“Phishing” means any kind of email that’s sent from one person or bot to many people in hopes someone will click a link that leads to a malicious website or exploits some bug.
Phishing emails are typically sent from bots or overseas actors who acquire email addresses from places that have been severely compromised, like major retailers. U.S. cellular companies are frequent victims of these robust, orchestrated hacks because virtually every adult in the U.S. has their email on file with one of the three major cellular carriers. As opposed to, say, a small regional grocery chain.
In this circumstance, your email address is leaked and now you’re getting emails. Some are obviously spam and get sorted into the spam folder. Others sometimes slip through.
Can you tell the difference between these emails?
You can’t tell because there is no difference. At least no visible difference. The “Learn more” button is what’s different, one with a link to a real webpage from the manufacturer and another that’s malicious. Assuming you actually owned this model of phone, it might be hard to discern what to do with it.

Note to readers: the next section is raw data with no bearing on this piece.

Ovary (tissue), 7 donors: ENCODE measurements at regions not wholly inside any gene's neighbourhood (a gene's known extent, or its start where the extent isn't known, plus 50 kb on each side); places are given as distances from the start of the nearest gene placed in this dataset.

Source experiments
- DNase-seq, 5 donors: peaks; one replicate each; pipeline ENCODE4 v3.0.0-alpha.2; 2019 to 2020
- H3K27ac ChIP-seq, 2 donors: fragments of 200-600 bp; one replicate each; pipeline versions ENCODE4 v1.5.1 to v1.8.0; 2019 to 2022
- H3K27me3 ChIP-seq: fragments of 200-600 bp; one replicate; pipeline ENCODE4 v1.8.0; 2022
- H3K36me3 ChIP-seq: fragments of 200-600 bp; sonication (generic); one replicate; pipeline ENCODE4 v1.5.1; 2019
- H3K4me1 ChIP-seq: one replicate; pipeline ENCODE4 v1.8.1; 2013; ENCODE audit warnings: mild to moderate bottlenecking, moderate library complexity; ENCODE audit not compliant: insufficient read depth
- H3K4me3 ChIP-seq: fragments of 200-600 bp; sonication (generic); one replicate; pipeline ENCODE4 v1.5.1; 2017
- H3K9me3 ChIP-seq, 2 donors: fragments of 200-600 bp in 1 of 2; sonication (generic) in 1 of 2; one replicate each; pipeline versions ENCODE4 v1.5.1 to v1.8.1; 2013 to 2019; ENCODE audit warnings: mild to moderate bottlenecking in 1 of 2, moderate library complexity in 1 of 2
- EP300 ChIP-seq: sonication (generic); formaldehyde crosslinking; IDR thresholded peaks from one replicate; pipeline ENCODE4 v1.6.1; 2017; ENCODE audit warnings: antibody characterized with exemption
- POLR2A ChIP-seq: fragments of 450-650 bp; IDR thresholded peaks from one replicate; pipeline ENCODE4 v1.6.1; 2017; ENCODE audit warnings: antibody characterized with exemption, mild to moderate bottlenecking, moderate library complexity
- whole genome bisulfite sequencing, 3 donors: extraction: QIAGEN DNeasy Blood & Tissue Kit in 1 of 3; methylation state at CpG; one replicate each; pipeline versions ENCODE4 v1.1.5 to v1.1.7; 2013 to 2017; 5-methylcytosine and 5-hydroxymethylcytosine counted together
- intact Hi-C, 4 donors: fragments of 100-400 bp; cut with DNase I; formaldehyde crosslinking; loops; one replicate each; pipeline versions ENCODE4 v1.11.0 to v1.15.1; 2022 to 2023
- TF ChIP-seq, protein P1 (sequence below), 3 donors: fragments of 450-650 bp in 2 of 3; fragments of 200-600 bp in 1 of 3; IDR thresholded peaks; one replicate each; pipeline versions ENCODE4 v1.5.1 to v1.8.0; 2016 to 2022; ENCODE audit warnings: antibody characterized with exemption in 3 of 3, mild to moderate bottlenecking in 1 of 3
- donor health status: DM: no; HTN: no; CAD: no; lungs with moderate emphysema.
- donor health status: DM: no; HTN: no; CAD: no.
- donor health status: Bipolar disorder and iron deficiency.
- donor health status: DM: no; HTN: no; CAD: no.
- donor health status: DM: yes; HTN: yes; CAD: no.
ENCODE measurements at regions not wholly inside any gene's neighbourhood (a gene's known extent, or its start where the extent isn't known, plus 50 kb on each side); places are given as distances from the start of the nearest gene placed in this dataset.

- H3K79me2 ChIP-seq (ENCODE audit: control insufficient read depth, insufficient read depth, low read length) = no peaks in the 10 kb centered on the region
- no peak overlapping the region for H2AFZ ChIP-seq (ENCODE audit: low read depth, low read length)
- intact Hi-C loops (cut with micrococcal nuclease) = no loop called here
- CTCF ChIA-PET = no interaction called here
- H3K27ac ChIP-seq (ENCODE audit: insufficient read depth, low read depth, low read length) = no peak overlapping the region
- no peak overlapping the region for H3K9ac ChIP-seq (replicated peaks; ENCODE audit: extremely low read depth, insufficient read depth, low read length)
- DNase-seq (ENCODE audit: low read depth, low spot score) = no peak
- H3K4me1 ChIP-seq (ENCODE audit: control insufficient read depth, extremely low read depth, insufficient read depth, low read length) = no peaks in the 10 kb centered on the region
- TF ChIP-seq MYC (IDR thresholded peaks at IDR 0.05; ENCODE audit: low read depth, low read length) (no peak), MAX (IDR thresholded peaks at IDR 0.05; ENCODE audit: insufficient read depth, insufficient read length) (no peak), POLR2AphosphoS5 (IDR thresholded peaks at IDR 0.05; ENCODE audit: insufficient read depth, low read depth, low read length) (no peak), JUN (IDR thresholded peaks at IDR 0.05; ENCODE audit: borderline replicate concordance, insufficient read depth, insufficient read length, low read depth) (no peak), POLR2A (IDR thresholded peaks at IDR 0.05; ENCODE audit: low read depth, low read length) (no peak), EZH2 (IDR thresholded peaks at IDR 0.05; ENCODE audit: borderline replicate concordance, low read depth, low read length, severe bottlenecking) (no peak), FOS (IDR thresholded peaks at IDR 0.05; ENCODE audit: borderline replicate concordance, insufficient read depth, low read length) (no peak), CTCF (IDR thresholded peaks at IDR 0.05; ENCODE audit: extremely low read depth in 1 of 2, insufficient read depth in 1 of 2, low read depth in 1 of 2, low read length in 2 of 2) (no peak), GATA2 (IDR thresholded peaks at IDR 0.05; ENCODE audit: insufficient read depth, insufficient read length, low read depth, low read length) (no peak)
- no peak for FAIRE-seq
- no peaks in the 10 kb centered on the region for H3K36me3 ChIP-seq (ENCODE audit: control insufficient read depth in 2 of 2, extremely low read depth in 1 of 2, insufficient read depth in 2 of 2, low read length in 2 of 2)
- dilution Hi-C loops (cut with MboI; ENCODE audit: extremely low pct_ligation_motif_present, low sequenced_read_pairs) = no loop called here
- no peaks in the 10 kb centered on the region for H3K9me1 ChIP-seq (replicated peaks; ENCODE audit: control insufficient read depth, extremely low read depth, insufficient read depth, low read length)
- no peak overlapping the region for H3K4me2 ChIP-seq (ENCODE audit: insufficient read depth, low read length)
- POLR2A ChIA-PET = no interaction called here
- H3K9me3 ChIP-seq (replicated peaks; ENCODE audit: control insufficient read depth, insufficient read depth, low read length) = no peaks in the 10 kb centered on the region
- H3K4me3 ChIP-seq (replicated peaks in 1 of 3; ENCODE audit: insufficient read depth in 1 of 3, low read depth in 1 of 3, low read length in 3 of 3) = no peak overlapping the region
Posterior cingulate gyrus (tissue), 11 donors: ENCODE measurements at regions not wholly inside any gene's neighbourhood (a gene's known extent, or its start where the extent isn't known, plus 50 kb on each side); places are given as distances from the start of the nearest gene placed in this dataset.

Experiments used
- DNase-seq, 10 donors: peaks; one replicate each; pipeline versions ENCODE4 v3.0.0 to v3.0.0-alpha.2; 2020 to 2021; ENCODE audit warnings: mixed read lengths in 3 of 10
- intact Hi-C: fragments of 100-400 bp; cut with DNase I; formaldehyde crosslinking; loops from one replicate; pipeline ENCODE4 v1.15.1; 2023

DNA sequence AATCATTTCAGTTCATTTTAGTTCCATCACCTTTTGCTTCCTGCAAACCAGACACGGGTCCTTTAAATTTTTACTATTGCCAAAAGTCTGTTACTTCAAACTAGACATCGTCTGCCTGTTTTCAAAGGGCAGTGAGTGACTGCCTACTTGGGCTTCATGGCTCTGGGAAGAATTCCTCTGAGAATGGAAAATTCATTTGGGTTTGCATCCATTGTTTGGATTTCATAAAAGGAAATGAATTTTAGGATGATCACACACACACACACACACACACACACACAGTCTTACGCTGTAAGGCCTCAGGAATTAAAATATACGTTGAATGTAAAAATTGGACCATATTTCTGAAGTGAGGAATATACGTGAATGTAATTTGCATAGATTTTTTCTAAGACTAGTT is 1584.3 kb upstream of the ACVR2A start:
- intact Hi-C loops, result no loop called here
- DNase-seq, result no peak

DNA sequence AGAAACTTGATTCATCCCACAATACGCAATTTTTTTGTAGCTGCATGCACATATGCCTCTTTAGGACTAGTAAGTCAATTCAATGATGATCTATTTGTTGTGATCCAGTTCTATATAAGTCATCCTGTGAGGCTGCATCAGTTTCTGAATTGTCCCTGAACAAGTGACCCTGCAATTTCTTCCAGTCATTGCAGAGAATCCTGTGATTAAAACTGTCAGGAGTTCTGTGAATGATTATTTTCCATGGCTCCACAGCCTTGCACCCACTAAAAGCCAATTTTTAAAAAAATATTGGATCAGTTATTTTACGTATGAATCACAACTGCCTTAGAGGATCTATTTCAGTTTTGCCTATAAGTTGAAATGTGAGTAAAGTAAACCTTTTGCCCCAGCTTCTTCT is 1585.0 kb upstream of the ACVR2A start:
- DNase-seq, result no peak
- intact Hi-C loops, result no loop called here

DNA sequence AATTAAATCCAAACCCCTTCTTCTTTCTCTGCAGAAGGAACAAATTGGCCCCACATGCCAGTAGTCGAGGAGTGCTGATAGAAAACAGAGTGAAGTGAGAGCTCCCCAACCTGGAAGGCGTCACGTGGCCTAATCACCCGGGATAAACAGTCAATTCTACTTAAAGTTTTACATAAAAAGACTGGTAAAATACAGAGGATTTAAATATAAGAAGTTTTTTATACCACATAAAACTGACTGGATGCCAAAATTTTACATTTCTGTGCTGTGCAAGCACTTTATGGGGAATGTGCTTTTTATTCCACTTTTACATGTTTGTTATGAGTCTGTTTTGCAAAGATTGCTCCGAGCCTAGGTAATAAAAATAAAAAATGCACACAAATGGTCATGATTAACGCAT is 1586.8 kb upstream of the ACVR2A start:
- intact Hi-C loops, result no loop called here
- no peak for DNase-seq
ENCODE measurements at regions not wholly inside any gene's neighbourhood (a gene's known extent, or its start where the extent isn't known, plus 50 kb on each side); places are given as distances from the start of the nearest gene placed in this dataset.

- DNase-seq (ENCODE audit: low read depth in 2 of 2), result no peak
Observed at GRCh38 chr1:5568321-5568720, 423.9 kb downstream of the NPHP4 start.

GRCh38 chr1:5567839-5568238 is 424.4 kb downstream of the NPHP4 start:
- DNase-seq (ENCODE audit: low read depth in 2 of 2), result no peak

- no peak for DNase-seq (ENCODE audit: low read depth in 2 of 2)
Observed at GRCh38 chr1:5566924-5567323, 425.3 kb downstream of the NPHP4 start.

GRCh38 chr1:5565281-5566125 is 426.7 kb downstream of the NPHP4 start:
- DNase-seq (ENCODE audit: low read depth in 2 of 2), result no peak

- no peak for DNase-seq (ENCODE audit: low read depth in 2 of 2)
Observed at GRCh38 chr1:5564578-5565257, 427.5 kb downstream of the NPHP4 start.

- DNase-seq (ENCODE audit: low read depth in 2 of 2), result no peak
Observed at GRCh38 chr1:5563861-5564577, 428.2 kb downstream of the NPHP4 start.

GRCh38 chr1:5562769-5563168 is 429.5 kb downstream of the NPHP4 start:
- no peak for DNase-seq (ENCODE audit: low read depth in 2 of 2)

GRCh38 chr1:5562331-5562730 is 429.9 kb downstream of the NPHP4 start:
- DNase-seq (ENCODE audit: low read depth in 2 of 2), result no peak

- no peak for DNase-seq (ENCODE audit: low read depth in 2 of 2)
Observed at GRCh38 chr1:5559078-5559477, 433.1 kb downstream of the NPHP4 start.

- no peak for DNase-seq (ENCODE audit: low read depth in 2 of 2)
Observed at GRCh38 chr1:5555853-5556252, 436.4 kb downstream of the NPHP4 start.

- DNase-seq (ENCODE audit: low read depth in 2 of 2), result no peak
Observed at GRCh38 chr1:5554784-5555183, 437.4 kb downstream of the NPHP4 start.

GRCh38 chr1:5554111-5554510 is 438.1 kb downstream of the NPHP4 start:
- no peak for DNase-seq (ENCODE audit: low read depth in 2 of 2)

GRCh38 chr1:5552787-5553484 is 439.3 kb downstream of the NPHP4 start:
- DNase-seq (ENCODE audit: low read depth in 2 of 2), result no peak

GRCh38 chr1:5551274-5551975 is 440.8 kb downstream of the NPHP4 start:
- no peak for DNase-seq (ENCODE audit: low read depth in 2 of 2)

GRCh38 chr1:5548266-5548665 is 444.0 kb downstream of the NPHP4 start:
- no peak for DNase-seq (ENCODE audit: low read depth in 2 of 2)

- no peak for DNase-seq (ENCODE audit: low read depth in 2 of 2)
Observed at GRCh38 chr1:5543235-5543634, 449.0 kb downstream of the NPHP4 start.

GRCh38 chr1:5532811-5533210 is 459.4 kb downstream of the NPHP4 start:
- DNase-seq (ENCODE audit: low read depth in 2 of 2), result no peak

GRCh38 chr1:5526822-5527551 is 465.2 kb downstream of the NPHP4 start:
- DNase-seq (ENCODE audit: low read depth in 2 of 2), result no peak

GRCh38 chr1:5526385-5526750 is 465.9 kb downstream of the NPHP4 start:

It’s designed to direct you to a website that, the attacker hopes, will fool you into inputting the email or password to your carrier, or maybe a credit card number, or potentially your birthday or setup a secret question for password recovery.
To avoid this attack, you’d need to be aware of where it leads you and recognize the signs of a secure webpage in your browser and check the URLs it directs you to. This includes a correctly spelled URL, a lock icon to indicate it’s a secure webpage using “https” instead of “http”, and that the webpage ‘feels right’ by using correct spellings, language, and style.
Want more? Check out the rest of this email security series.
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